Items filtered by date: Thursday, 19 October 2017

Woody Allen reveals he only gets $35 allowance every 2 weeks

Woody Allen —Ruben V. Nepales
(First of two parts)
LOS ANGELES—One of the world’s greatest filmmakers only gets $35 allowance—not every week, but every two weeks—from his wife.
Woody Allen disclosed that—with glee, we should stress—when he gamely answered who’s the boss in his house. Is it him or his wife, Soon-Yi Previn?

“In my case, it’s unequivocally my wife,” began Woody, in one of his favorite attires—his frayed, old green sweater, checkered shirt, brown pants and shoes—at The Ritz-Carlton New York, Central Park. Needless to say, our talk was peppered with constant laughter, in reaction to this cinematic genius’ witty quips.
The only somber moment came when we discussed the Harvey Weinstein sexual allegations.
“My wife has a very domineering, strong personality,” the quintessential New Yorker said. “She’s hypercompetent and I’m hyperincompetent. I can’t work the television set without calling her into the room. So, she clearly handles the money and runs the house.
“I get a small allowance, $35, every couple of weeks. I have in my pocket now what’s left of it. She’s the one who calls all the shots—and I’m fine with that.”
We couldn’t get over the fact that we get more allowance than this legendary auteur whose latest film, “Wonder Wheel,” stars Kate Winslet, Justin Timberlake, Jim Belushi and Juno Temple (all very good). Well, by five dollars. We get 20 dollars a week, at least—not every two weeks.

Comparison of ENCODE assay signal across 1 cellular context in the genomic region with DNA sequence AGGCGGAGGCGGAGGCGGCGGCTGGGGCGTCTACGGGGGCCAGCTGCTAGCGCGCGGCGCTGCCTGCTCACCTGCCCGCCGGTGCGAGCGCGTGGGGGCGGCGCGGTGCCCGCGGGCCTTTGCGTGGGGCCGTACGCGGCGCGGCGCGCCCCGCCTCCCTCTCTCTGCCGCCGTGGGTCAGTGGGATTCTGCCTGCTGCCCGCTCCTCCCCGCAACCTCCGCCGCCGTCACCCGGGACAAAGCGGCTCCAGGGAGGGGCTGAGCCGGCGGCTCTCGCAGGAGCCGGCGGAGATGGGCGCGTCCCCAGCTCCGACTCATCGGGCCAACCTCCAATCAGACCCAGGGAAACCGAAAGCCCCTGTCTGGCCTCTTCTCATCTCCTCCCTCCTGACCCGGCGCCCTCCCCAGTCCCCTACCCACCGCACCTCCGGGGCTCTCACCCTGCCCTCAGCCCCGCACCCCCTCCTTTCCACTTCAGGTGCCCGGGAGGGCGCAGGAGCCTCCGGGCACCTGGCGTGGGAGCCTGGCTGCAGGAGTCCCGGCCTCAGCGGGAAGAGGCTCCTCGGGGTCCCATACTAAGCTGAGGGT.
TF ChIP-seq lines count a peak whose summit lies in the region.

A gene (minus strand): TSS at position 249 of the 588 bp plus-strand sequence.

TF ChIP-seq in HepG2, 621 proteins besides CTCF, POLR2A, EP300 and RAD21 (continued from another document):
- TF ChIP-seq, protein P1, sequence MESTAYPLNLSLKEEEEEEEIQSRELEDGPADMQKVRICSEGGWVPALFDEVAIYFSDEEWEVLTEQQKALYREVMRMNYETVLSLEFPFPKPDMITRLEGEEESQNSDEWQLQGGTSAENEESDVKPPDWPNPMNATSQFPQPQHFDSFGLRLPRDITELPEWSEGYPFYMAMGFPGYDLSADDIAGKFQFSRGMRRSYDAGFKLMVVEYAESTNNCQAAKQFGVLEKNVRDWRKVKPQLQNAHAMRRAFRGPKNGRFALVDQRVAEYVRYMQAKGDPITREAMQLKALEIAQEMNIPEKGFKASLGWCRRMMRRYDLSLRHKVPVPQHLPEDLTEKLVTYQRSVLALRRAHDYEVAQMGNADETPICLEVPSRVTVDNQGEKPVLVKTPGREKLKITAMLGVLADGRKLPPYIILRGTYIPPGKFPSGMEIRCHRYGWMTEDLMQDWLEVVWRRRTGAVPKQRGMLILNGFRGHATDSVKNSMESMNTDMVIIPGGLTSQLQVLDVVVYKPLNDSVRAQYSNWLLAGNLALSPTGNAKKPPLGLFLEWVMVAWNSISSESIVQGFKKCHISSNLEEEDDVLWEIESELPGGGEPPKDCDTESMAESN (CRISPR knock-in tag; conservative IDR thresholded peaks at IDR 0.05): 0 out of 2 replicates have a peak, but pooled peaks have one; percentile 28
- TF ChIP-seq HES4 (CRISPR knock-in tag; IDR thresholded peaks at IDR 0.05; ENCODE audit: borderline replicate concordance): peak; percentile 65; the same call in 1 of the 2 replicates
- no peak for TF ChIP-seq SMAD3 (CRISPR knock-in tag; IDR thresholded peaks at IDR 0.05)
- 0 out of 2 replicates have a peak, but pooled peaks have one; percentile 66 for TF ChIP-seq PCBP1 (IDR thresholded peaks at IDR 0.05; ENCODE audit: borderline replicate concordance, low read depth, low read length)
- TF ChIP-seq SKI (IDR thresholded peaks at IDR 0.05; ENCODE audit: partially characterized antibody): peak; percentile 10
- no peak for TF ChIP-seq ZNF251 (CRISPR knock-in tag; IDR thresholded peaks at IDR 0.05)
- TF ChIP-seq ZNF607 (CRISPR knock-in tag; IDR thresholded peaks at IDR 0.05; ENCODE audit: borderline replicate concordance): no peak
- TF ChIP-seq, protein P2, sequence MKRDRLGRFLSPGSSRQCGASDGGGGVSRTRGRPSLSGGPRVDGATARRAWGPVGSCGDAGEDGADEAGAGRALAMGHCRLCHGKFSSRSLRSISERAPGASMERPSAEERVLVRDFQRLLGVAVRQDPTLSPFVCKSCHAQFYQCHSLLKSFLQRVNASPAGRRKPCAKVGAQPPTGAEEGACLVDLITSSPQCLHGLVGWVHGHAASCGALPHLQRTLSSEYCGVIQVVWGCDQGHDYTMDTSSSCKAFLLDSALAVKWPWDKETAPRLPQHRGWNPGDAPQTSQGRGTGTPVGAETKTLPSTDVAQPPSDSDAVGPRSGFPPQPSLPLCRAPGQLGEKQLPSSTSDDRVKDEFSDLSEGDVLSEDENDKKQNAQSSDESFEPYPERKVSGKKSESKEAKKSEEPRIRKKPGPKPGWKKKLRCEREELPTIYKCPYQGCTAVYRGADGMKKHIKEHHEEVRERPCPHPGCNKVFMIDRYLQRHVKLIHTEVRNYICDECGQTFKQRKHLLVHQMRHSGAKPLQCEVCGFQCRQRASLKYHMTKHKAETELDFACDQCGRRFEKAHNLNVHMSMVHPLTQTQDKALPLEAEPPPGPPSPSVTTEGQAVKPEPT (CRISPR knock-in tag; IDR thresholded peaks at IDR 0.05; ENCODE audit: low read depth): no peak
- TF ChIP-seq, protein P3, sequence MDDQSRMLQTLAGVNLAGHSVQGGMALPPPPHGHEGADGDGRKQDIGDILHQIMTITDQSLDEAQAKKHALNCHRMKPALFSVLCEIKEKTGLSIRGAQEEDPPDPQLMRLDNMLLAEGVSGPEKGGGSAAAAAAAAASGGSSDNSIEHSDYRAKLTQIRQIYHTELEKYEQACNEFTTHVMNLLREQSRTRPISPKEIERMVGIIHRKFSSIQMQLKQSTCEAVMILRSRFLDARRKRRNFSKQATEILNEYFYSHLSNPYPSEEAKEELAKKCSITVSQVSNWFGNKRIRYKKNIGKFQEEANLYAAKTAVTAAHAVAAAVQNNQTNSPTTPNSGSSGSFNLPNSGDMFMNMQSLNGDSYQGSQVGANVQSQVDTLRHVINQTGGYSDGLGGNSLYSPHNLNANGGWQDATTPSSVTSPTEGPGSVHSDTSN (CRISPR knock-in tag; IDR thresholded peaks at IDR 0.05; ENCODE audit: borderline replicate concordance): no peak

Does he spend his allowance on the Yankees, of which he’s a fan? “I can’t afford the Yankees on my allowance,” Woody replied. He smiled as he said, “What I do with my allowance is, I leave my pants on the stool in the bathroom. I notice that my kids, on the way to school, occasionally come and take a five or a 10 (dollar bill). It gives me a thrill that they’re taking it.
“Then, I say to my wife, ‘I need money. I have to take a cab, or I have to tip a maître d’.’ But, I really let the kids gyp the money out of my pocket.”
We got curious about how his home looks like, as a result. Is it filled with whatever he collects?

“I’m not a collector at all,” came the quick answer. “I have no mementos of my work. There are no pictures of me with Kate Winslet or anyone. I don’t have programs from the theater or still shots from my movies. I just feel that once a movie is over, it’s gone.”
Woody stressed, “It’s not that I deliberately don’t have them. I was never interested in them. There are no traces (of my work). Someone once came over to my house, doing an interview with me and said, ‘You would never know what he did. It’s like the home of a literate lawyer.
“I don’t have DVDs of my movies. I wouldn’t know how to play them anyhow. In the library, there’s probably a copy of one or two of my books. It’s from apathy. I don’t look at my films, so I don’t need them. I don’t read my books, certainly.
“I’m giving my best shot all the time and if the public enjoys my film, I am thrilled. If they don’t, there’s nothing I can do.
“They have asked me at times to go on panels with Diane Keaton and Tony Roberts, where they would show ‘Annie Hall,’ and we would discuss it. I didn’t go because I don’t like living in the past all the time. You’re always talking about a film [made] 50 years ago and telling anecdotes about it.”
This Manhattanite who moonlights as a jazz clarinetist shared, “Another person writing about an interview with me wrote this sentence, ‘There are no great Woody Allen stories.’ I’m just not into any of that. I am interested in the Knicks, the Yankees, my clarinet, kids, wife…”
We begged to disagree about there being no great Woody Allen stories, of course. With his quotable answers and asides, Woody can inspire a thousand and one stories.